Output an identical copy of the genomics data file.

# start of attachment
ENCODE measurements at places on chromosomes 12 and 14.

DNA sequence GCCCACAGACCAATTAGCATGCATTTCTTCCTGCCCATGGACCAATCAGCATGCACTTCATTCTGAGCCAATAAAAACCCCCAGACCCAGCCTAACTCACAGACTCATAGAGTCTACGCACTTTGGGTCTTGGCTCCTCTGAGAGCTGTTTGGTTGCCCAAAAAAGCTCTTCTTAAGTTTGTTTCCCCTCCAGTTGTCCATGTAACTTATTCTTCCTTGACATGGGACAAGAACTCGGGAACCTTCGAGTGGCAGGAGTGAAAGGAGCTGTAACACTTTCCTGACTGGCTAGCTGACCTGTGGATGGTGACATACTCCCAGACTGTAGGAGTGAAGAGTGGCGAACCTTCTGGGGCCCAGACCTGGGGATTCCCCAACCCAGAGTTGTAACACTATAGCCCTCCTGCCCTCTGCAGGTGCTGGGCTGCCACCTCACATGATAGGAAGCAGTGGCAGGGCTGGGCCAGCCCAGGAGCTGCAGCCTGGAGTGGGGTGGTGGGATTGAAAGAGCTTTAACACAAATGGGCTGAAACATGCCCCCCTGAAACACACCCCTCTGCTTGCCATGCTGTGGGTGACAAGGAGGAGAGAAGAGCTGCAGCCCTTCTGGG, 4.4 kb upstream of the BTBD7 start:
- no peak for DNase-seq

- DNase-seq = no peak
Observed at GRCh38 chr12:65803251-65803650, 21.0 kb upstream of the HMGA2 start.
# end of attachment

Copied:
ENCODE measurements at places on chromosomes 12 and 14.

DNA sequence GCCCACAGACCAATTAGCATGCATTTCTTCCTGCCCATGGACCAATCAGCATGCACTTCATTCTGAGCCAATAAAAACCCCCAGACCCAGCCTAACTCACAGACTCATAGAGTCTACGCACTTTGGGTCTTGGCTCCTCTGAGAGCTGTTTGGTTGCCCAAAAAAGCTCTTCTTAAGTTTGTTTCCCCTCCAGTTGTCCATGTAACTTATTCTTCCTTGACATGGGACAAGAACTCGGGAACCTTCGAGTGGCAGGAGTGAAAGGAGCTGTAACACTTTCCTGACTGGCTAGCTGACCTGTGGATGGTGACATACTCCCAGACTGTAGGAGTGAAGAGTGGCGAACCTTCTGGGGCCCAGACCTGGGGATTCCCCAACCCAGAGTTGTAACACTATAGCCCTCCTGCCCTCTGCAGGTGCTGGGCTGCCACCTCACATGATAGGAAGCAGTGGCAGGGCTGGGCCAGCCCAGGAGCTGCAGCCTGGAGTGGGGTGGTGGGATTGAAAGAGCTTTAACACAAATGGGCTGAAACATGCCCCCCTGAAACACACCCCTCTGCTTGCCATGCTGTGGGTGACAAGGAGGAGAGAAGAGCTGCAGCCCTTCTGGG, 4.4 kb upstream of the BTBD7 start:
- no peak for DNase-seq

- DNase-seq = no peak
Observed at GRCh38 chr12:65803251-65803650, 21.0 kb upstream of the HMGA2 start.